27 November 2019 | ANALYSIS

In contrast to the Labour Manifesto, the Conservative offering barely increases total day-to-day spending. It’s not that the Conservative Party is planning to return to austerity or eliminate the government deficit – the Tories have definitely moved on from those days. It’s just that the difference in spending between the two main parties is breathtaking.

We literally have two different manifestos for two different countries.

The upshot is that for every pound of extra day-to-day spending the Tories are promising, Labour are promising to spend an extra £28.

And that’s before one adds on the cost of providing extra money for women denied state pensions – the so-called WASPI women – which was not costed in the Labour Manifesto, but is said to amount to an extra £58 billion.

Both Labour and the Liberal Democrats are promising various policies that would increase day-to-day spending by tens of billions of pounds a year. By contrast, the Tory figures are minuscule.

If you take the entire set of Tory spending plans (just under £3 billion extra by 2023/24), it adds up to less, in terms of the increase in current spending, than one sub-policy of Labour’s education plans (£3.3 billion) for Further Education funding.

Some may well argue that the impact of austerity must be reversed. But the right direction of travel is crucial for a sound and functioning economy.

The Tories plan to spend as much as £100 billion extra on new investment projects, such as road and rail developments and new hospitals, and given the disastrous reception of their 2017 manifesto, perhaps that’s to be expected.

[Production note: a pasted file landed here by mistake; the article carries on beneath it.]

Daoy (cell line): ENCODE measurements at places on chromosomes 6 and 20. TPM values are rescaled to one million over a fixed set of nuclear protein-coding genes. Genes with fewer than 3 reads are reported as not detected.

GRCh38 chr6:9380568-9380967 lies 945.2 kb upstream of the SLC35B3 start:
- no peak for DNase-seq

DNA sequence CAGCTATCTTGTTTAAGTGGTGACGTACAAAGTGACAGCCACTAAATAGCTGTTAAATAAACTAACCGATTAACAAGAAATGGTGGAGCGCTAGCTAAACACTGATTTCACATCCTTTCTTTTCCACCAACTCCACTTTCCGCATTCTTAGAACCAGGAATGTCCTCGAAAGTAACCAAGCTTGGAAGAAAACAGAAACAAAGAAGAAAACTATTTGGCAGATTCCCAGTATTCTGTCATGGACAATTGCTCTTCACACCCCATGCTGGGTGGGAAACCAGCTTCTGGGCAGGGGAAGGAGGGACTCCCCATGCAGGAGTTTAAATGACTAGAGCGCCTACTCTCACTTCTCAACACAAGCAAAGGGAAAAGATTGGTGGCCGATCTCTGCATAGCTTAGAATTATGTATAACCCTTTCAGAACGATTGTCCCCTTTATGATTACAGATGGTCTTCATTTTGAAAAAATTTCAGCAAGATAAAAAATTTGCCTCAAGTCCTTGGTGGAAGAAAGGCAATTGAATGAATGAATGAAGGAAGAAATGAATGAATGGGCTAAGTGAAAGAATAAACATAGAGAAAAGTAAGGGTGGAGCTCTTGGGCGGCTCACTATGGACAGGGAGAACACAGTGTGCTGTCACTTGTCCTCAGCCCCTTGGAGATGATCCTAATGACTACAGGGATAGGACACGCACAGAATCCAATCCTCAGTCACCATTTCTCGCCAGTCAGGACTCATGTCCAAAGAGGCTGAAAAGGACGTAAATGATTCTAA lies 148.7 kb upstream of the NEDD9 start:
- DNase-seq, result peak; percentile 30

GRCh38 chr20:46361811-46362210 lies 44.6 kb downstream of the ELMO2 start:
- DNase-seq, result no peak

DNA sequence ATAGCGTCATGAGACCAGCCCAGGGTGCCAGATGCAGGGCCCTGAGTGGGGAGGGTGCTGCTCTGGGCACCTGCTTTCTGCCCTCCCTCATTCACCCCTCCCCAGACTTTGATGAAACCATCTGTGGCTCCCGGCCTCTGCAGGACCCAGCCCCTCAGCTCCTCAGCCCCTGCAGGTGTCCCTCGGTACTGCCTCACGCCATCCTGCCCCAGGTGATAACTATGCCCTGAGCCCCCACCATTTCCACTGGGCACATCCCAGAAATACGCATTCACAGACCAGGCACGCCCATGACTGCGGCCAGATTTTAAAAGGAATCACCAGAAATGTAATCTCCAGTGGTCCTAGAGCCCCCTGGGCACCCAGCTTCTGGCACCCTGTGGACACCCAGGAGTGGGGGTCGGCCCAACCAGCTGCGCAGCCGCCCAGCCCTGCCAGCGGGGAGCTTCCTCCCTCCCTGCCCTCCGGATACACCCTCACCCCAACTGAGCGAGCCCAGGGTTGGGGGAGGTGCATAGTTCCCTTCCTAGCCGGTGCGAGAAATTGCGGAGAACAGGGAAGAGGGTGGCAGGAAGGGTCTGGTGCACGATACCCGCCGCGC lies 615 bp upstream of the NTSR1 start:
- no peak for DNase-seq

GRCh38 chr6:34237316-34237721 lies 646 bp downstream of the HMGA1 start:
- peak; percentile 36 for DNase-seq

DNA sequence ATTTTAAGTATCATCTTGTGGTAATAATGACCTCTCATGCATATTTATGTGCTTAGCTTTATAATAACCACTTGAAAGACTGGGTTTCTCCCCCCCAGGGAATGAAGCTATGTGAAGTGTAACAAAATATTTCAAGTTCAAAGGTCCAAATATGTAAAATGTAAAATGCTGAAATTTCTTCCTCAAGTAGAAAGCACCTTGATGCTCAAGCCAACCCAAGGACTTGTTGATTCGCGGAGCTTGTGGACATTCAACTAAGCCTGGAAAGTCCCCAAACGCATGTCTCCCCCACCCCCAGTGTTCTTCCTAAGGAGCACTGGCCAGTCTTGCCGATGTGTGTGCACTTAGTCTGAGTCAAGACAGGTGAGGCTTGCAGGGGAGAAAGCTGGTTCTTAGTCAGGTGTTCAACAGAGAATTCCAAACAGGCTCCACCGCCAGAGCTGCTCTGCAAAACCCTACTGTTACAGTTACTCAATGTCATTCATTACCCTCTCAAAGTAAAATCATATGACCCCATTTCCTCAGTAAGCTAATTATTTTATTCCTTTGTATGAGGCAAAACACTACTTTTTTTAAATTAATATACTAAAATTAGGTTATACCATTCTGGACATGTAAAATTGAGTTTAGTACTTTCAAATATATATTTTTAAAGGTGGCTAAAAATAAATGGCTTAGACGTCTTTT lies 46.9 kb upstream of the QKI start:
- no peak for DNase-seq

But the striking thing about this Manifesto is that, while they have thrown away their old Osborne/Hammond-era fiscal rules and replaced them with new versions that are considerably less strict, the Conservatives have restrained themselves from the splurge that some expected.

The costings document produced alongside this Manifesto looked a lot like a Budget, with year-by-year spending and revenue projections much like those produced by the Treasury.

This is not, of course, a matter of coincidence – it is essentially the very same Budget that Chancellor Sajid Javid wanted to deliver earlier this month, but was cancelled when the election was called.

The big question is whether this restraint is something that voters will welcome on the doorstep, or whether they will be tempted by the different vision for the country offered up by Mr Corbyn. The spending figures have been crunched by City economists and they show that the Conservatives would spend an extra £2.9 billion by 2023/24, while the Liberal Democrats plan to spend £48.2 billion.

But compare that with a whopping £82.9 billion spend from the Labour Party, and you have to ask yourself: if the people that Labour seem to regard as ‘The Rich’ – i.e. those earning £80,000 or more – leave Britain to avoid higher taxation, then where on earth will all this extra money come from?


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